By Liam Bolland
A British family have emigrated to Australia after their son developed a severe allergy to the cold weather.
Finley Mitchell, 10, from Four Oaks, Birmingham, developed an angry, red rash all over his skin every time he stepped outdoors.
His parents, Rebecca, 36, and Martin, 39, made the drastic decision to move half way across the world so Finley could enjoy life free from his allergy to the cold weather.
Finley developed cold urticaria – a raised, itchy rash that appears on the skin when exposed to cold temperatures – in 2009, shortly after a swine flu jab.
He was left in agony as the rashes caused a burning sensation to cover his body – something that devastated both Rebecca and Martin and prompted their big move.
After arriving in Queensland, Australia, just six months ago, the family haven’t looked back since.
And now, thanks to the hotter climate, Finley is able to enjoy life in the sunshine without developing an itchy rash that left his skin red raw.
Rebecca, who works as a freelance photographer, said: “Finley couldn’t walk outside in freezing conditions in Birmingham without his body growing these weird bumps.
“His arms would have rashes which I knew straight away were not normal.
“I always saw him itching himself which was heart-breaking as his mum.”
Finley had a swine flu jab due to his asthma and I thought absolutely nothing of it.
“It turns out one in 1000 children can develop hives from the jab, and Finley’s symptoms began from there.
“It’s not certain that the jab brought on his condition, but as his mother, I’m positive that it was.
“The evening after he had the jab he started being sick and having hallucinations, then his cold allergy started.
“He once ate an ice lolly and his face swelled so badly it looked like he had huge fish lips.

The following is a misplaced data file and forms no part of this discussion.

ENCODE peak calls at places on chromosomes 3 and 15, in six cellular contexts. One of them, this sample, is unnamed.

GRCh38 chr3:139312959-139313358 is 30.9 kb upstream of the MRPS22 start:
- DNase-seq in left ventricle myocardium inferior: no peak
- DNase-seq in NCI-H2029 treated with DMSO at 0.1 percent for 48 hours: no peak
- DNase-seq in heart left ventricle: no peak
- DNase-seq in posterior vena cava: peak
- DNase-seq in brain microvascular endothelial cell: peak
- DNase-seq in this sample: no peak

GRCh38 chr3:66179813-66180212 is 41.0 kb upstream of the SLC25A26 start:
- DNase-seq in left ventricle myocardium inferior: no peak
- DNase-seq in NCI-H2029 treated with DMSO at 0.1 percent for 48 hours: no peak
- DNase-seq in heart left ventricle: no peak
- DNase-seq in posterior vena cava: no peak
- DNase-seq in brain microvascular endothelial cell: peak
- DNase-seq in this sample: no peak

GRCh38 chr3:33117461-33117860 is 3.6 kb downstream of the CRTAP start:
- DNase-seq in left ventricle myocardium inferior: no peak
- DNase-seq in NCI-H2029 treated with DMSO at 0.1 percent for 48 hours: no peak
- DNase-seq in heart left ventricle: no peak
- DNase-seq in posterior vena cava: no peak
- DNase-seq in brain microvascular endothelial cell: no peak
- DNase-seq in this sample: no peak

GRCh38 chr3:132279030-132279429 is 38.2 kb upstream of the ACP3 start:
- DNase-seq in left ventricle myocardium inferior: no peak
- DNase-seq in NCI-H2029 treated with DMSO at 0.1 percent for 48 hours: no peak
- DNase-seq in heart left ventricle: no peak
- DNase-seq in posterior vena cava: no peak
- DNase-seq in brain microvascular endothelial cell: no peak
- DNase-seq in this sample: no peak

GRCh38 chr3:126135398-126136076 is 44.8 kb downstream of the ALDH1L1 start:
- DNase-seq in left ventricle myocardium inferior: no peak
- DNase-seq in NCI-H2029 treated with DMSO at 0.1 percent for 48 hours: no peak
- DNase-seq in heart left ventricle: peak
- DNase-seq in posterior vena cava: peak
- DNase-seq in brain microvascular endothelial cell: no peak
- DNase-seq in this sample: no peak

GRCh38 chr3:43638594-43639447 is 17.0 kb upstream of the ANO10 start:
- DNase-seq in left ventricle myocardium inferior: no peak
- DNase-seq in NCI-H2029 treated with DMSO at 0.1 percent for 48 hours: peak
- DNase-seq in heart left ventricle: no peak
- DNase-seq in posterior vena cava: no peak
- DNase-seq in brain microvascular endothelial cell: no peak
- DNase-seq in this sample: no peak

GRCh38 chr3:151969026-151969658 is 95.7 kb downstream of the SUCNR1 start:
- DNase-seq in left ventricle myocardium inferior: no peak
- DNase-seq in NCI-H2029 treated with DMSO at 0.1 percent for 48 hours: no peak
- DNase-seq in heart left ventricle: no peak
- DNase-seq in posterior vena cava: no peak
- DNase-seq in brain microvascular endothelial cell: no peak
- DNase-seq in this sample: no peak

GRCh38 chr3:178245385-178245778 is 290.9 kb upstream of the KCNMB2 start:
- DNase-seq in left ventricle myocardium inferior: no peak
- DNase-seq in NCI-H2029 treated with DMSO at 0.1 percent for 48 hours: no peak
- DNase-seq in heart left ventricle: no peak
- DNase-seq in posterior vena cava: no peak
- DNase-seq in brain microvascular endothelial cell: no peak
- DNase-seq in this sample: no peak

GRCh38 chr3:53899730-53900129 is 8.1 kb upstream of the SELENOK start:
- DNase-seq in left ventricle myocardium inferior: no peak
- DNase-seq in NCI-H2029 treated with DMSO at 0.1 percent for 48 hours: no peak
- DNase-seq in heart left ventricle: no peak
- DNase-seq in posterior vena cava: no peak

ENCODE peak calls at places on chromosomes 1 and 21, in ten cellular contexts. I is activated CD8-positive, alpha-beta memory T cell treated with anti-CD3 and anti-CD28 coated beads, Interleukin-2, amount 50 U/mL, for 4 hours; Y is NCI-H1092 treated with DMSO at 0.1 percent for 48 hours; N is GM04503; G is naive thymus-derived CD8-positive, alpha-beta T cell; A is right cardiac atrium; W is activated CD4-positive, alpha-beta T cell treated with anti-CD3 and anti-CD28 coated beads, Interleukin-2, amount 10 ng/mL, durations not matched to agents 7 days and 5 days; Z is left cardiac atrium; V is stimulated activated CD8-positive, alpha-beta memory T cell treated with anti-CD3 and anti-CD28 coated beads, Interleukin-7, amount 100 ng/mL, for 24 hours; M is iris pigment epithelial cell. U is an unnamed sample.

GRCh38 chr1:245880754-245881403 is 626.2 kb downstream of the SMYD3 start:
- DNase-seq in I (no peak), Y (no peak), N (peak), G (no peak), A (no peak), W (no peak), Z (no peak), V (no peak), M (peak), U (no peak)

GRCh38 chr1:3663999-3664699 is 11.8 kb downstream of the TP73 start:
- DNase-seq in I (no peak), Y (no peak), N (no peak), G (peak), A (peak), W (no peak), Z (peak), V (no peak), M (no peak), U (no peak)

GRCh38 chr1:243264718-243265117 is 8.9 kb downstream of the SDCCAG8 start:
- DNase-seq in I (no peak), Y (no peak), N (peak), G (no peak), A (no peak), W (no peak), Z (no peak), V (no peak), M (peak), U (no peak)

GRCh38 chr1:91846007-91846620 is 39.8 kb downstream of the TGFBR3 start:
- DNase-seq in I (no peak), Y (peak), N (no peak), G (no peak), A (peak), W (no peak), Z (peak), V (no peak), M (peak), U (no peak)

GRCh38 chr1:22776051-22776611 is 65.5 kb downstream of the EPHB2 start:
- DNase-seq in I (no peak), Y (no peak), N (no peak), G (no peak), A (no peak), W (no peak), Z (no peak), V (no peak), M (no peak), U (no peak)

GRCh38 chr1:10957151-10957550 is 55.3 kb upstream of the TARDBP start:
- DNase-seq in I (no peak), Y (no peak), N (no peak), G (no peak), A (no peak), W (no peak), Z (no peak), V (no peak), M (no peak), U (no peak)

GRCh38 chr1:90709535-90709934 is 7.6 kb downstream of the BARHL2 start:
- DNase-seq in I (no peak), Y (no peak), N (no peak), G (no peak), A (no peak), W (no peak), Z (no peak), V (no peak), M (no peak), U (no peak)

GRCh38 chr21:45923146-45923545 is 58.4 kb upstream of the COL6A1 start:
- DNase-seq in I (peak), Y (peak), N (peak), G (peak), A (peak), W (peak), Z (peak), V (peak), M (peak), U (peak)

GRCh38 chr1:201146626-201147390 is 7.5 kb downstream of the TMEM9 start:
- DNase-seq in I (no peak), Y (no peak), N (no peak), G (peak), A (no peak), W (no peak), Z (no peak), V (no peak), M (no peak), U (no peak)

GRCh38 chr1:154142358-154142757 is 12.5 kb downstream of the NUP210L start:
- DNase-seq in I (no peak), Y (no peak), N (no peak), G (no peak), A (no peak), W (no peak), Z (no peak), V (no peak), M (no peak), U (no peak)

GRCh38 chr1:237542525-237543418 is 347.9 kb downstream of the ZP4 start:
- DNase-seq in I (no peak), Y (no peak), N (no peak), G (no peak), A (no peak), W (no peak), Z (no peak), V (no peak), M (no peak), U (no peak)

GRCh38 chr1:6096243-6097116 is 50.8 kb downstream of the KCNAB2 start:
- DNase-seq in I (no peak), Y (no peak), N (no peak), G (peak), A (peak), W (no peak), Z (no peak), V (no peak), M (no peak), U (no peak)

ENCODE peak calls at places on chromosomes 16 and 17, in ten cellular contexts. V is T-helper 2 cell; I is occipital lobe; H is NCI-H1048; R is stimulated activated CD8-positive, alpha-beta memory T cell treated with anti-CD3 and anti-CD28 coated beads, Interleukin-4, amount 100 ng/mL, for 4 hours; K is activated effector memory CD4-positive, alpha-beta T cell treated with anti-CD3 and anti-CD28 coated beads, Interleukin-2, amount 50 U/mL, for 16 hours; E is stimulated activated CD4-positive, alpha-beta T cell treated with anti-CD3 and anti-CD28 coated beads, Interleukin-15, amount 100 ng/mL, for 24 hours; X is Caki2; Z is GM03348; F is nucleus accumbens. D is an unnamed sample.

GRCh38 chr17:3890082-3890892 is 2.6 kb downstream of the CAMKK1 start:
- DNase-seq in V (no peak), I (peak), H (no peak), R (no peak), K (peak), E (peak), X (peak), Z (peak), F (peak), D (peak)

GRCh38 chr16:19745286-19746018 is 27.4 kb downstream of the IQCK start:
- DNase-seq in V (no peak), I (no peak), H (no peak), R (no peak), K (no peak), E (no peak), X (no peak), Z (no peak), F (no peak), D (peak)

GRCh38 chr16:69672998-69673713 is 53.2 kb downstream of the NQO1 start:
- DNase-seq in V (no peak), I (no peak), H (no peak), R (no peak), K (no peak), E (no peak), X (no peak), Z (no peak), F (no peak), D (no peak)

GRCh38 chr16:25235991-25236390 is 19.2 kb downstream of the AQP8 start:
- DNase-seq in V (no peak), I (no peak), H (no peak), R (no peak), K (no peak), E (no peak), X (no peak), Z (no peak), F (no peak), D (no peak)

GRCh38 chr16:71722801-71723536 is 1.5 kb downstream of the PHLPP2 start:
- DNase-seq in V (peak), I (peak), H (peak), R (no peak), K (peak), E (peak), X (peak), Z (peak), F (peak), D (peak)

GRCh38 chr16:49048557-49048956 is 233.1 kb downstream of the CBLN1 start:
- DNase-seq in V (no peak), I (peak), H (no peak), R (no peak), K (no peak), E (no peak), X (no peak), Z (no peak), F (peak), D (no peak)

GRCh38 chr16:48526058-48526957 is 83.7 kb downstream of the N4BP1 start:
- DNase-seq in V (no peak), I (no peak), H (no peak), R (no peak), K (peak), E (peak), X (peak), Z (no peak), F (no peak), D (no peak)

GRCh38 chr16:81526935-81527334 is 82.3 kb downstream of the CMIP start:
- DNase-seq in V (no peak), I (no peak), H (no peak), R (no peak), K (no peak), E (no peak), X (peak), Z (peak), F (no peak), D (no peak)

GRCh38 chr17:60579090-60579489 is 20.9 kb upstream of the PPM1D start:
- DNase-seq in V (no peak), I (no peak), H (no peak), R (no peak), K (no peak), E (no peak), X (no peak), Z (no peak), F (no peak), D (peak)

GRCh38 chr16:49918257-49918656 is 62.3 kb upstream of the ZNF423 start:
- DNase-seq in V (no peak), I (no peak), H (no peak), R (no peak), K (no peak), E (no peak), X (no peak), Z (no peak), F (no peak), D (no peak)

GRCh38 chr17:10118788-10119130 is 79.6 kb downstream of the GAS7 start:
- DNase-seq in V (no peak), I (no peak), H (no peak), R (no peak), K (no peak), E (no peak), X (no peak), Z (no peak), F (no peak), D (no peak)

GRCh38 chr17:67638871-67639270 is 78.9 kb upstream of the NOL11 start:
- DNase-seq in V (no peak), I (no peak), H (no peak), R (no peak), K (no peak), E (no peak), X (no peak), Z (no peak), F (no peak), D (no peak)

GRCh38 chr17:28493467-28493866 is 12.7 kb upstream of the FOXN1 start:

“His skin couldn’t cope with the British winter, and he had to avoid cold water as it would cause his hives to come up.
“His face used to look like it was burning, and I couldn’t bare looking at my son in so much pain.”
Rebecca added: “I took him to a doctor and they jokingly said we’ll need to move abroad, a few years later we were preparing our visas and we were off.
“His condition was so worrying that it could have been fatal, so we had a serious think as a family and we decided to move away.
Doctors initially thought Finley suffered from serious goose bumps, but Rebecca was determined to prove this was not the case.
She said: “I demanded something was done when we visited numerous doctors, Finley couldn’t even sit on a cold pavement without getting hives on his bottom.
“Eventually an allergy specialist assessed him and put an ice cube under his arm, once a bump started to grow we instantly knew it was hives.
“I knew then that moving away was the best thing for us, we were told that if Finley was still suffering by the time he turned 7, it was likely he would have hives forever.”
Upon moving to Australia Finley has come on in leaps and bounds.
Rebecca has told of how his condition has improved hugely and everyone in Australia is bemused by his condition.
She said: “Even when we first moved here, it was winter so we kept Finley away from cold objects or liquid.
“The cold water here still causes hives to grow but his body has got so much better in the past six months.
“He has joined a local soccer club and is settling in so well, he hasn’t needed his inhaler or antihistamine medicine.
“In England he would miss play time, and wouldn’t be able to socialise with friends.
“He was on constant medication in the UK, whereas now we’re in Australia he is drug free, it’s amazing.”
Rebecca added: “My Australian friends don’t believe me when I tell them about his condition, it’s such a rarity here due to the heat.
“I’m hoping that after time his body will get to a point that it fights off the condition completely, although there’s no guarantee that will happen because even doctors don’t know much about it.
“I’d like to try and do all I can to raise awareness for hives, being allergic to the cold is a real condition which can cause serious harm.”